Possible Syrian Futures: I. The Vienna Failure

After four years of unrelenting savagery in Syria partly provoked by, steadily fueled by, and frequently serving the interests of a wide range of globally significant states, those states finally decided that they should take the extraordinary step of actually sitting down together to discuss the mess that they—and Syria—are in. The result in Vienna was a brilliant, lowest-common-denominator agreement that the mess should be cleaned up, and then they all poured more gasoline on the fire. So, where does this leave Syria?

It seems logical to consider the propensity to use force on the part of the Vienna participants to be a key causal factor of the Syrian crisis. To implement this factor in an analytical framework for evaluating the possible futures of Syria, a continuum going from “offering rewards” at one extreme to “punishment” at the other is defined. [The slightly distinct choices of “violent” vs “peaceful” approaches is less satisfactory because violence is actually just an extreme version of punishment. This may appear a tedious distinction but has major impacts in actual world affairs: the misuse of negotiations as a weapon (“we only talk to people whom we like” or “surrender and then we will negotiate”) rather than as an opportunity to find common ground has plagued international diplomacy in recent years. Peaceful methods of punishing and thus unnecessarily alienating opponents who might otherwise have proven open to compromise are well known to those whose goals are zero-sum.]

But focusing on the choice of punishment or reward is to focus on method. A different perspective might focus on goals. A general way to start thinking about goals, rather than delving immediately into enumerating them, is to consider the willingness of the players to compromise, viewing the achievement of a positive-sum outcome vs. a zero-sum outcome to be the most fundamental set of alternative goals (assuming that a negative-sum outcome, albeit highly likely in reality, would never be anyone’s goal).

With the propensity to use force and the degree of support for a positive-sum outcome as the two causal factors, perhaps it will be possible to think more usefully about the future of Syria than the participants in the Vienna meeting did, judging from the meeting’s public report, which called for such achievements as the maintenance of a currently non-existent state and its currently non-functioning institutions.

The two factors generate four scenarios, a mechanical step designed to create an analytical framework for asking the interesting question, “How?” The answer should be phrased in terms of dynamics but importantly of multiple, alternative (or more realistically, interacting) dynamics. One quarter of the analytical framework depicts the portion of the landscape of potential futures in which the actors prefer offering rewards to achieve a positive-sum outcome. How this abstraction, for Syria, actually take place will surely have considerable impact on the outcome, so the model should reflect the likely existence of multiple processes, perhaps simultaneous and interacting, perhaps mutually exclusive alternatives. In other words, the complexity of reality is such that it is simply delusional to think of a set of four alternatives per se–“success,” “failure,” and a couple of muddled-up ones—as having much analytical value. To derive useful scenarios, each quadrant of the landscape needs a description laying out the major alternative sets of dynamics that are considered likely candidates as the real-world future unfolds.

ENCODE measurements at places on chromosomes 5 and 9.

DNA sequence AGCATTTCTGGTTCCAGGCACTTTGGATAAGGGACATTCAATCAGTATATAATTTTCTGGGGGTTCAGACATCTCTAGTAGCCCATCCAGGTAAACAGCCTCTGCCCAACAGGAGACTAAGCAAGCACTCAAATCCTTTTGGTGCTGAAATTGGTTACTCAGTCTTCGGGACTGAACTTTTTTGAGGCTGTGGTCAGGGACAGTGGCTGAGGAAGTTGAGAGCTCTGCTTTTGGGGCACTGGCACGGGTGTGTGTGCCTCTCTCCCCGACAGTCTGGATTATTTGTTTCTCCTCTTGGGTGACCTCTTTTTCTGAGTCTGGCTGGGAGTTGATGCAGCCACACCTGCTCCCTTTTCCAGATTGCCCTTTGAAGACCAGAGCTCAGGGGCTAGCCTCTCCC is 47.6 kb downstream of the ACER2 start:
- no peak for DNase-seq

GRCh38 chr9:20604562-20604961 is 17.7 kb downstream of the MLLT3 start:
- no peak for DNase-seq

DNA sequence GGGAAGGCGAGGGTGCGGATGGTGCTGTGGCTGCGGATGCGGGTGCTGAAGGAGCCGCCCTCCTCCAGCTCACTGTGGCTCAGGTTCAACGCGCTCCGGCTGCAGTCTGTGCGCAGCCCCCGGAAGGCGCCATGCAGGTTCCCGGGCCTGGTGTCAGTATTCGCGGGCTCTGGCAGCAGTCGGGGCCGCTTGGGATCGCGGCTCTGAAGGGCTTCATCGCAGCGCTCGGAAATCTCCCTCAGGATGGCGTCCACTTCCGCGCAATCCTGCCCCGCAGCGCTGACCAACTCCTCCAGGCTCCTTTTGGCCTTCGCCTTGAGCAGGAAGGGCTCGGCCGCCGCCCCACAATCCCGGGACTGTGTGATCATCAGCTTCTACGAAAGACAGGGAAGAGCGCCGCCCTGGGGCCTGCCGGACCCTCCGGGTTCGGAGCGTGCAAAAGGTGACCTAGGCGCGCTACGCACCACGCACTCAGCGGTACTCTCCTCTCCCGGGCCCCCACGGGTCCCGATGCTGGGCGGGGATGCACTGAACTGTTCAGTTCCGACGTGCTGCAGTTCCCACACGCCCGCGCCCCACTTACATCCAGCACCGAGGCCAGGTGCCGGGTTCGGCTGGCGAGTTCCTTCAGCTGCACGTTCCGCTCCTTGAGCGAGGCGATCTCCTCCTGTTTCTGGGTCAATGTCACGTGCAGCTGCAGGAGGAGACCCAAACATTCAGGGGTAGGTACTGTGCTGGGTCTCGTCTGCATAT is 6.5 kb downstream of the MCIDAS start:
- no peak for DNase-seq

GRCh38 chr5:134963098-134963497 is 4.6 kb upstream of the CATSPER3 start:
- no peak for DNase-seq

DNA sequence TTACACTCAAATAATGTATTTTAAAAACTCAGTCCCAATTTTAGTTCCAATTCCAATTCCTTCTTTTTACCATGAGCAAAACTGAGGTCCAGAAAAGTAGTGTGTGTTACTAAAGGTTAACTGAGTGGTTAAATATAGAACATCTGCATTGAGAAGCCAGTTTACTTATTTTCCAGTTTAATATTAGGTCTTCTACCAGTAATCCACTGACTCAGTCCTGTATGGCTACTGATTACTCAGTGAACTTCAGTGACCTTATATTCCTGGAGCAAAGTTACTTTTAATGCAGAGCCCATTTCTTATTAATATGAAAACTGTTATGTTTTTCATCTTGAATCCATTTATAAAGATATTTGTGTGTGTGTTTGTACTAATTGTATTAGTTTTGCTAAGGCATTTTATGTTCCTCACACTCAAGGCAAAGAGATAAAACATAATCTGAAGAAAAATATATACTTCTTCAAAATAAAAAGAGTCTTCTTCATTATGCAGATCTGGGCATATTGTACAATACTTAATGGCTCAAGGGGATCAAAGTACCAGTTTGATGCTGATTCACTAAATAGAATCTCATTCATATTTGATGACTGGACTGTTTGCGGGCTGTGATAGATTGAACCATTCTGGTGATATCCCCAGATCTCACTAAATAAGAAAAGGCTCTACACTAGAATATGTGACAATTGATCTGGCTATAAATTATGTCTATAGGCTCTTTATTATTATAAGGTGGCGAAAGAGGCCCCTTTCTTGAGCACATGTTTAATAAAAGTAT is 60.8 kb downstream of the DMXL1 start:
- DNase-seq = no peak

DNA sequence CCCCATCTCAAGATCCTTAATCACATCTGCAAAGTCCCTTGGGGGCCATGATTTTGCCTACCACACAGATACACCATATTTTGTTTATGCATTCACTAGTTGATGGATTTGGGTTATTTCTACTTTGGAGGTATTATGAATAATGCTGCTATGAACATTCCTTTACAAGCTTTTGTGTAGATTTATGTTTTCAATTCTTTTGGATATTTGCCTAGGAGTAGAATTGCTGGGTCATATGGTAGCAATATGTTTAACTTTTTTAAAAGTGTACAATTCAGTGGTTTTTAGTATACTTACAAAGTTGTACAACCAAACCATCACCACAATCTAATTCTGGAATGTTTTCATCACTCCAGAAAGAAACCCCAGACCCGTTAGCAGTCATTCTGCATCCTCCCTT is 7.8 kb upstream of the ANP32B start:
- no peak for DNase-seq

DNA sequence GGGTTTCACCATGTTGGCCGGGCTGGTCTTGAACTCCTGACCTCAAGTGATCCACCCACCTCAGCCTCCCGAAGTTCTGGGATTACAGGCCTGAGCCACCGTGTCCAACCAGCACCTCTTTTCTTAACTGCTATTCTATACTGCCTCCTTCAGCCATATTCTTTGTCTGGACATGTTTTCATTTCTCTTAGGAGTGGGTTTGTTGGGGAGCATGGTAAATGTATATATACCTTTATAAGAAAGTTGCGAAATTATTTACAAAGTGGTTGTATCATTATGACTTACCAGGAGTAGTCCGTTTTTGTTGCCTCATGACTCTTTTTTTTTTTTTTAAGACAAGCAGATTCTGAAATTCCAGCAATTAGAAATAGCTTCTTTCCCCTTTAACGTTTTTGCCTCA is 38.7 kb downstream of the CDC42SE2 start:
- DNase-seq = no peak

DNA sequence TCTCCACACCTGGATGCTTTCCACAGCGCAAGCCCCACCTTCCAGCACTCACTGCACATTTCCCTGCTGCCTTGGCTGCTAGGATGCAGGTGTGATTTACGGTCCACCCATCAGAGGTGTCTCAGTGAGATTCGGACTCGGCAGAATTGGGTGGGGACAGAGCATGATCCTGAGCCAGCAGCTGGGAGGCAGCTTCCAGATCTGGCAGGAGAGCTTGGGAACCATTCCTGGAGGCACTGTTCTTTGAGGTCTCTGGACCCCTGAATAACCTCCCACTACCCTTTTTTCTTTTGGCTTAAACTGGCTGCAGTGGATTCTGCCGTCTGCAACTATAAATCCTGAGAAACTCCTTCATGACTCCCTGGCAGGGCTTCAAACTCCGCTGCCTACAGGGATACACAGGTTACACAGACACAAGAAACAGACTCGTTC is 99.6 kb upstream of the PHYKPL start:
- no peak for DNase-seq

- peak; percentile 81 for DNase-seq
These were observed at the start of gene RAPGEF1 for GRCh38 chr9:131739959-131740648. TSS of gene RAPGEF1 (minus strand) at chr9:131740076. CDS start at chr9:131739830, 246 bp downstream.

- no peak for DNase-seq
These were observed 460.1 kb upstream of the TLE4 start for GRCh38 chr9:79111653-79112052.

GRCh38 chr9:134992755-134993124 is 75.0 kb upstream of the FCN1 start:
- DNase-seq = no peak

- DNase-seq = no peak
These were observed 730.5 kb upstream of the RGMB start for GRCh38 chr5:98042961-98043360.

It is not at all clear what states might prefer a positive-sum outcome, but assuming for the moment that such were the case for Syrian conflict, would rewarding the state or rewarding all political actors or rewarding citizens individually (e.g., by protecting refugees and providing them with jobs) be more effective? Do rewards even work in the absence of punishments? In practice, punishments are so greatly favored by external forces and domestic ruling elites once a crisis breaks out that it is not clear that any convincing evidence even exists to demonstrate how effective a policy strongly emphasizing rewards might be. Truth and reconciliation committees as well as pardoning in advance state leaders accused of criminal behavior rather than holding them accountable in court have both been tried by various states for domestic purposes with mixed results. Across state borders, war crimes trials of key leaders plus forgiveness for those “just following orders” has had some success, from Nuremburg to Serbia, but only for defeated states. The leaders of victorious states remain outside the law, too big to jail. The world may know the impact of a three-trillion-dollar war, but what might be the impact of a three-trillion-dollar aid program? In contrast to the Vienna meeting’s emphasis on preserving the Syrian state, an effective reward strategy might well consist of ignoring the state as a permanent Syrian structure (replacing it with temporary U.N. mandate status or a confessional structure on the Lebanese model) combined with rewards to all cooperative political groups (e.g., formal recognition of their legitimacy) and individuals (e.g., economic and physical security, civil services, jobs, civil liberties). The problem here is not the cost, for the funds saved by avoiding war would surely go a very long way, but the political punch of war profiteer armaments firms plus the much longer time frame of building a society in comparison to destroying one. And yet, with the Syrian conflict now in its fifth year and the Iraqi conflict in its second decade since the U.S. invasion, wars as well as “democracy building” risk outlasting the patience of the populations paying for them.  Identifying the most important alternative processes that might govern the outcome, given consensus on emphasizing rewards in a search for a positive-sum outcome, will clearly not be a trivial step in the analysis. The gap between analytical frameworks and reality, to conclude this warning message, is not trivial.